The loading now works, but it doesn’t actually do anything. Here I describe how to export a single data sample and do a prediction from the browser.

Back in Python, take a random MNIST sample (in this case x_train[135]) and visualize it:

from matplotlib import pyplot as plt

plt.figure()
plt.imshow(x_train[135].reshape((28, 28)), cmap=plt.cm.binary)
plt.show()

This should display the following image.

Sample from MNIST

Plotting from a Virtual Environment

If the image isn’t showing up, you may need to customize your matplotlib backend to work within a virtualenv. On macOS, for example, you could do

echo "backend: TkAgg" >> ~/.matplotlib/matplotlibrc

but results may vary on your platform. I’ve had luck with the Agg backend on Linux, for instance.

The easiest way to transfer data to JavaScript is to just print the sample as a list of floating point numbers. That is, save or copy the output of the following code

sample = list(x_train[135].reshape((28*28,)))
print(sample)

and paste this array into frontend/data.js

export const sample = [0.0, 0.0, 0.0, 0.0, 0.0, 0.0, 0.0, 0.0, 0.0, 0.0, 0.0, 0.0, 0.0, 0.0, 0.0, 0.0, 0.0, 0.0, 0.0, 0.0, 0.0, 0.0, 0.0, 0.0, 0.0, 0.0, 0.0, 0.0, 0.0, 0.0, 0.0, 0.0, 0.0, 0.0, 0.0, 0.0, 0.0, 0.0, 0.0, 0.0, 0.0, 0.0, 0.0, 0.0, 0.0, 0.0, 0.0, 0.0, 0.0, 0.0, 0.0, 0.0, 0.0, 0.0, 0.0, 0.0, 0.0, 0.0, 0.0, 0.0, 0.0, 0.0, 0.0, 0.0, 0.0, 0.0, 0.0, 0.0, 0.0, 0.0, 0.0, 0.0, 0.0, 0.0, 0.0, 0.0, 0.0, 0.0, 0.0, 0.0, 0.0, 0.0, 0.0, 0.0, 0.0, 0.0, 0.0, 0.0, 0.0, 0.0, 0.0, 0.0, 0.0, 0.0, 0.0, 0.0, 0.0, 0.0, 0.0, 0.0, 0.0, 0.0, 0.0, 0.0, 0.0, 0.0, 0.0, 0.0, 0.0, 0.0, 0.0, 0.0, 0.0, 0.0, 0.0, 0.0, 0.0, 0.0, 0.0, 0.0, 0.0, 0.0, 0.0, 0.0, 0.0, 0.4509804, 0.47450981, 0.9137255, 0.85490197, 0.47450981, 0.47450981, 0.47450981, 0.2, 0.0, 0.0, 0.0, 0.0, 0.0, 0.0, 0.0, 0.0, 0.0, 0.0, 0.0, 0.0, 0.0, 0.0, 0.0, 0.0, 0.0, 0.0, 0.22352941, 0.94509804, 0.98431373, 0.98823529, 0.98823529, 0.98823529, ...]0.98823529, 0.98823529, 0.98823529, 0.93333334, 0.2, 0.0, 0.0, 0.0, 0.0, 0.0, 0.0, 0.0, 0.0, 0.0, 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In a real app, you’d load the data dynamically, but this is fine for a small demo. Now, at the top of entry.js add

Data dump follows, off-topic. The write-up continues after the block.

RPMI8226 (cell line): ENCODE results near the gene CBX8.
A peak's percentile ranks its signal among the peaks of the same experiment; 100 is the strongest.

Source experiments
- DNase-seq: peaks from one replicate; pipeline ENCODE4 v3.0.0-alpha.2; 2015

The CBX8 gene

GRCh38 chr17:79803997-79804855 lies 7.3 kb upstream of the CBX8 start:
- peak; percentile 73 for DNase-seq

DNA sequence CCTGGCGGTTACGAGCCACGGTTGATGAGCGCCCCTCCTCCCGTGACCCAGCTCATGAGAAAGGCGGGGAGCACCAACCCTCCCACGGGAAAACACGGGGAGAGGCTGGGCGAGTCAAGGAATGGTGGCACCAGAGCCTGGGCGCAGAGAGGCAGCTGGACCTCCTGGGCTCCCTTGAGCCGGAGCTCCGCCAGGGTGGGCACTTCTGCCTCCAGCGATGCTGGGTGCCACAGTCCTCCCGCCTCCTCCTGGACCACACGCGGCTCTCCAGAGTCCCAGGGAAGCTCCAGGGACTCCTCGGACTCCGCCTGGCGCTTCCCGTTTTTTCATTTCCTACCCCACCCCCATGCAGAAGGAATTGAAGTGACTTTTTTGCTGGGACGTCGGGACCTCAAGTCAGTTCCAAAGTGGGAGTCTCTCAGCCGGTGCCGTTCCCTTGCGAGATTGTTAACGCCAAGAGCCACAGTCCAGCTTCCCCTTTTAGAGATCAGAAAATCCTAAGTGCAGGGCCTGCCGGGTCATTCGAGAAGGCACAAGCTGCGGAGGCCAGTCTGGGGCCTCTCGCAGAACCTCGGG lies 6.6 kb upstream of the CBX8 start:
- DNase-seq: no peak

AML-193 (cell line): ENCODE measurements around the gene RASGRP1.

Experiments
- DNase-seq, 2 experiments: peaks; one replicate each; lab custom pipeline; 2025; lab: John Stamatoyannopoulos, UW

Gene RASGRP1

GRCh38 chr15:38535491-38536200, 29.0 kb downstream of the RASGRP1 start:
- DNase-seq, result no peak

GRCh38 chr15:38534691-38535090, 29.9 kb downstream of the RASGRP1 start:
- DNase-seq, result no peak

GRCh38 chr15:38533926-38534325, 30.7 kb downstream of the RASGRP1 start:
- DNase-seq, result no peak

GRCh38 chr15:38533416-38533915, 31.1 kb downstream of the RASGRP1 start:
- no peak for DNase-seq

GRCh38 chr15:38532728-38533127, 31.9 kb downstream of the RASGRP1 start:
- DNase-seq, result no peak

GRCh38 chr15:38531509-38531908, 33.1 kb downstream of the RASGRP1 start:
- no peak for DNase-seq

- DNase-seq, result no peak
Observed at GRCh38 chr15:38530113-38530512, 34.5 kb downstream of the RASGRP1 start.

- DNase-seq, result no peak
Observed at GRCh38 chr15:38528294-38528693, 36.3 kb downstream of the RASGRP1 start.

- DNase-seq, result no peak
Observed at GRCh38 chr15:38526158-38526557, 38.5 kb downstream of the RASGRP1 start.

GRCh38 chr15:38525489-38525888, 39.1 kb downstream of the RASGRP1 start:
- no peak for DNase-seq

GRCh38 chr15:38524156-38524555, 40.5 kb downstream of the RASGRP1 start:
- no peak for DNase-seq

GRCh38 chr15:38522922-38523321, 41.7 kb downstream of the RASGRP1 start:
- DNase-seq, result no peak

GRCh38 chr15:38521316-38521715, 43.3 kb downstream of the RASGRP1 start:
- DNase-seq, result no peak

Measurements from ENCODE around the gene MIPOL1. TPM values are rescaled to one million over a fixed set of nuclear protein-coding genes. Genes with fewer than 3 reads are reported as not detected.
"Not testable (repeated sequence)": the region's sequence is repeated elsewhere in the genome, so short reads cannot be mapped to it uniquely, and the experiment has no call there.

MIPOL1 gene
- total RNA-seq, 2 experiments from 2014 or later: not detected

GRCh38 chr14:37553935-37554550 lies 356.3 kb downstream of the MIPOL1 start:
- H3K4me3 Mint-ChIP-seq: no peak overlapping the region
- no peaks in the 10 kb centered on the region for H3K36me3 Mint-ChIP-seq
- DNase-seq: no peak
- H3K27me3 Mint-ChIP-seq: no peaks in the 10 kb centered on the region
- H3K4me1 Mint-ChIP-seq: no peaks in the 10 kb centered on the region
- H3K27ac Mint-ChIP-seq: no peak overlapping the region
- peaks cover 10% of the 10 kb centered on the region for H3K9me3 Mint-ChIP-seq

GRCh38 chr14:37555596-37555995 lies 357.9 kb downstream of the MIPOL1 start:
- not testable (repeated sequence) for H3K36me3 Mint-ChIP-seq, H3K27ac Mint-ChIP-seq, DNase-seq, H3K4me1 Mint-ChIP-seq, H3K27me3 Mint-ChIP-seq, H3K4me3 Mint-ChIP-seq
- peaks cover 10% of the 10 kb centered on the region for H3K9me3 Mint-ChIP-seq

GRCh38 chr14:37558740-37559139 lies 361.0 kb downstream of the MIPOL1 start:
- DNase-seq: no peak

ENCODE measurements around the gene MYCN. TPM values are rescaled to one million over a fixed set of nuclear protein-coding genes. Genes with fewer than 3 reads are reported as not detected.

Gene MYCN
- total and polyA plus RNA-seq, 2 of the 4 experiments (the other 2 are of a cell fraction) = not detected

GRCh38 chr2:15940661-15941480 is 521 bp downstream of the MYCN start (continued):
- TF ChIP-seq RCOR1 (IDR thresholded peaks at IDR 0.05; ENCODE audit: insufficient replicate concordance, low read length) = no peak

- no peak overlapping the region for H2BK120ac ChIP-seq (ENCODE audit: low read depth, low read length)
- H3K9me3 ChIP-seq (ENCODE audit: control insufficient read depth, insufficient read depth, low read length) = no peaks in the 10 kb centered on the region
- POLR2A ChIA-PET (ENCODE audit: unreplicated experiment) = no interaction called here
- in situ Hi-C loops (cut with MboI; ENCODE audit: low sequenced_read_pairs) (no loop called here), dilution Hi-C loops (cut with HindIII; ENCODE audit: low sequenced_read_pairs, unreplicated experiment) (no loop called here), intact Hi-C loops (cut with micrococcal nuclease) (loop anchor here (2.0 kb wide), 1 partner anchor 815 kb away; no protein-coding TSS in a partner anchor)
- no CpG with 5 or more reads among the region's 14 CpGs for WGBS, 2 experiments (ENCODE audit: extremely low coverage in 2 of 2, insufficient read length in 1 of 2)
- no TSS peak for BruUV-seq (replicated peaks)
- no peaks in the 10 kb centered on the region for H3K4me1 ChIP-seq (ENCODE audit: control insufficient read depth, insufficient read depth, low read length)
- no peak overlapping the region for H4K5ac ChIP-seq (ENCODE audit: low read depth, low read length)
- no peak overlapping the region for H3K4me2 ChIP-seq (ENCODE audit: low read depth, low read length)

import { sample } from './data'

and below the model loading code already there, add

model.ready()
  .then(() => {
    return model.predict({
      'input': new Float32Array(sample)
    })
  })
  .then(outputData => {
    const predictions = outputData['output']
    let max = -1;
    let digit = null;
    for (let i in predictions) {
      let probability = predictions[i];
      if (probability > max) {
        max = probability;
        digit = i;
      }
    }
    document.write(
      "Predicted digit " + digit + " with probability " + max.toFixed(3) + "."
    )
    console.log(outputData)

  })
  .catch(err => {
    console.log(err)
  })

This is a promise that will replace the text inside the document with the class prediction and log the probabilities for each class in the console. Run webpack --progress --color --watch to keep updating the bundle and webpack-dev-server to serve the dist directory. Opening up http://localhost:8080 should display something like the following.

Predicted digit and prediction probability

As you can see, this Keras.js network correctly classified the above digit as 3. I hope you found this tutorial on getting started with Keras.js useful. Please don’t hesitate to get in touch with us if you need help training and deploying machine learning models or sourcing data from the web.